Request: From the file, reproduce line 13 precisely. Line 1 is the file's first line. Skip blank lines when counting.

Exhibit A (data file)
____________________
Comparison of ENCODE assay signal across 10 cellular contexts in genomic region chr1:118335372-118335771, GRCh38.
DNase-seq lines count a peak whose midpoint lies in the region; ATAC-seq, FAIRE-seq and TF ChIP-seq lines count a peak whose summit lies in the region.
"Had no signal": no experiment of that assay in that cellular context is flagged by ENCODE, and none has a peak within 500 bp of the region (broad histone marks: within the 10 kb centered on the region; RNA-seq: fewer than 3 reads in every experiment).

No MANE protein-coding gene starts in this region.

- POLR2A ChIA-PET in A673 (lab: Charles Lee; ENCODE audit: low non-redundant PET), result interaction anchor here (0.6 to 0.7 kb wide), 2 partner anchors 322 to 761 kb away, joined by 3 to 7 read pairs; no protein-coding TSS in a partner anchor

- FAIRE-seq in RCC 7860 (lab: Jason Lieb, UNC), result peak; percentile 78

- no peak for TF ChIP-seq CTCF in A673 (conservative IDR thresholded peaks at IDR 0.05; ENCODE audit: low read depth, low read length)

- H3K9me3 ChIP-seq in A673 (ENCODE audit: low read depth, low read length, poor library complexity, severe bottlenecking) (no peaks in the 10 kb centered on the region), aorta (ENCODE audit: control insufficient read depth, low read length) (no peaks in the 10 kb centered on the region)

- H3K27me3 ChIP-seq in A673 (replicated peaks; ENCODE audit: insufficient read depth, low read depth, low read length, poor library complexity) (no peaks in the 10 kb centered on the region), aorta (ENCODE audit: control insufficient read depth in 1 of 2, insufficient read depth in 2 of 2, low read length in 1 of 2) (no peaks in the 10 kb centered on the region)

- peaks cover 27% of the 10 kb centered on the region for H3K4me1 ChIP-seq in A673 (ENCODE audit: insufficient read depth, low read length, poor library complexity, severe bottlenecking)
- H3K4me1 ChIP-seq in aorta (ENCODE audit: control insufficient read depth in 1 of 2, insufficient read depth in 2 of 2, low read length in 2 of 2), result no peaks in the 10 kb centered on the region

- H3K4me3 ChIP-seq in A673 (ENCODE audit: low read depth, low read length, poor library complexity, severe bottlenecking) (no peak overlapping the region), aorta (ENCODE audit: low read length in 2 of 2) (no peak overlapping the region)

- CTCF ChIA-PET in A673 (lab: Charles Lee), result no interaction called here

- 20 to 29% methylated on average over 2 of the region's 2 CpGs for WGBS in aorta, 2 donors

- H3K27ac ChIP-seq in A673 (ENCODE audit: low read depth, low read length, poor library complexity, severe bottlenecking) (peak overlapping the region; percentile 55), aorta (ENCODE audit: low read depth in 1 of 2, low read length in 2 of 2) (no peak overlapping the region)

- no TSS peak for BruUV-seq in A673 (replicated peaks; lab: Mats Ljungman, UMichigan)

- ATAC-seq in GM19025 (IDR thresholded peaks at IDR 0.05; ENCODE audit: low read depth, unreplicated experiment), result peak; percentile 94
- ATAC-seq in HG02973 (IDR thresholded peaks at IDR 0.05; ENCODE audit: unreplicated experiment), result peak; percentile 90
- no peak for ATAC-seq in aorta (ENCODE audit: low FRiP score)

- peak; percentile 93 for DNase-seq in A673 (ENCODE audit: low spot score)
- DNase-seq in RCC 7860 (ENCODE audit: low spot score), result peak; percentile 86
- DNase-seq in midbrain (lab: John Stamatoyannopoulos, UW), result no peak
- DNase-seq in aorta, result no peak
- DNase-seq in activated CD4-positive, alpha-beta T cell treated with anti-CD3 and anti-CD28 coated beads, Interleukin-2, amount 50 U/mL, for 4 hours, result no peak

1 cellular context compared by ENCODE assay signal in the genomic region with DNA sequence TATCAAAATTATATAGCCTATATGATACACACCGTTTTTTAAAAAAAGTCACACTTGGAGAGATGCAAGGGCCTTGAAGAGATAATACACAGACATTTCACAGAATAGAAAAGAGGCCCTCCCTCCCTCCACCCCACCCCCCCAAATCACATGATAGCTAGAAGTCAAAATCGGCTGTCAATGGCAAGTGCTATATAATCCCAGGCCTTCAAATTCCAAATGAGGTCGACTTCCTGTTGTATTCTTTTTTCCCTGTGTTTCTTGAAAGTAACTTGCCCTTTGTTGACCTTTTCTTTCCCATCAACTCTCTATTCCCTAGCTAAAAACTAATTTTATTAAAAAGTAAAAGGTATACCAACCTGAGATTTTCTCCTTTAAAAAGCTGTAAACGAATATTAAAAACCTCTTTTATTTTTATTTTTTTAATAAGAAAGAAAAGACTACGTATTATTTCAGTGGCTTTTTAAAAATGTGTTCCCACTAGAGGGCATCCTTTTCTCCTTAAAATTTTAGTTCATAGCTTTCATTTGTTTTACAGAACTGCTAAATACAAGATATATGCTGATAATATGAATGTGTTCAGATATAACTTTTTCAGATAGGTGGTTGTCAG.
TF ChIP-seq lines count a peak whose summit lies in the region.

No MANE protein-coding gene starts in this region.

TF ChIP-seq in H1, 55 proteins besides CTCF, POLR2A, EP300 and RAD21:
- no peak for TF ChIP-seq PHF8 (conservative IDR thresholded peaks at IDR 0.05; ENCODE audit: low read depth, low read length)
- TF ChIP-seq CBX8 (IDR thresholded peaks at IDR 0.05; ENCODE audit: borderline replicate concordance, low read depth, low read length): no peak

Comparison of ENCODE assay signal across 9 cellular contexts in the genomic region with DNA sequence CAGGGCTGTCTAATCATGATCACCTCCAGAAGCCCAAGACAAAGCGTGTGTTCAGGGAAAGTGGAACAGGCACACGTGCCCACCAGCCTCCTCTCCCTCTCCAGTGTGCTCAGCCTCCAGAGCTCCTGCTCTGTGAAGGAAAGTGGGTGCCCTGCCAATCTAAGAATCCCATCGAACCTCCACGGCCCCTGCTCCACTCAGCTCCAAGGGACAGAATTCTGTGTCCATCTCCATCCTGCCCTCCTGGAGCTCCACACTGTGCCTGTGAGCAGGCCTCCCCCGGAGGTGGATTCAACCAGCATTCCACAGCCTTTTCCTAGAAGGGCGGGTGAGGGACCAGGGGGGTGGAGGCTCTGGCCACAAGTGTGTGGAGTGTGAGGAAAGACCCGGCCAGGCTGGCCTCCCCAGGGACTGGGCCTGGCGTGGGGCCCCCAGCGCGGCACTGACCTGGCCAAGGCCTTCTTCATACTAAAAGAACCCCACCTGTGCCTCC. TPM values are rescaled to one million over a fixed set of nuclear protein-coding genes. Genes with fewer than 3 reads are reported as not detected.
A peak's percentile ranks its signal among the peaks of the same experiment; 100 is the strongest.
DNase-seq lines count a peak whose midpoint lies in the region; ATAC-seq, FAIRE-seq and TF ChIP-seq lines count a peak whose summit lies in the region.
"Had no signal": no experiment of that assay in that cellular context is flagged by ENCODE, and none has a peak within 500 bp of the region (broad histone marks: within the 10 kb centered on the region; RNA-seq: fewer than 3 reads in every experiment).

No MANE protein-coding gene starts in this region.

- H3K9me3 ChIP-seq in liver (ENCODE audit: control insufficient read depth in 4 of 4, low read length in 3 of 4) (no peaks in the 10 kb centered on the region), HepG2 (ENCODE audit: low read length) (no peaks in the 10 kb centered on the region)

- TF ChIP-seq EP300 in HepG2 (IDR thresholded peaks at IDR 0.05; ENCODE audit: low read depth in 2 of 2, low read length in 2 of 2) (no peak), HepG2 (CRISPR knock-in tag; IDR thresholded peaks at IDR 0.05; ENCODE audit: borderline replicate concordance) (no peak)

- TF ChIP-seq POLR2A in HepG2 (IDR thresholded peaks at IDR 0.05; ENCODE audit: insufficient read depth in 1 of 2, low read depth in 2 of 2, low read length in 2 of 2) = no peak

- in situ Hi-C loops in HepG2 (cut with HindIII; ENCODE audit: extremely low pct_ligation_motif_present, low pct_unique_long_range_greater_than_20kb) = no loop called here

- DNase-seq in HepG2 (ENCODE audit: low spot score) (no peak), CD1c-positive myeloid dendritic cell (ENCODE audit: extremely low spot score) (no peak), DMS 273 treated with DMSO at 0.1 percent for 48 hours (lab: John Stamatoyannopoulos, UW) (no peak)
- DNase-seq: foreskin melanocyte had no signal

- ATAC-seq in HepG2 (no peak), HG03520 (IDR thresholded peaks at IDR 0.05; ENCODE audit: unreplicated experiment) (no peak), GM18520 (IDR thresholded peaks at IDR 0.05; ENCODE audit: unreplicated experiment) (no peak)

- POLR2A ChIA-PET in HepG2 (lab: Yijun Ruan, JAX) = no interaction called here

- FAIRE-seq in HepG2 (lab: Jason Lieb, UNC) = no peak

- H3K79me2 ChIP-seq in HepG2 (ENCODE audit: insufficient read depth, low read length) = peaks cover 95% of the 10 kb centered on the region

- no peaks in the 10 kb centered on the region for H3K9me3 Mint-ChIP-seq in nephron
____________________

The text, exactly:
- CTCF ChIA-PET in A673 (lab: Charles Lee), result no interaction called here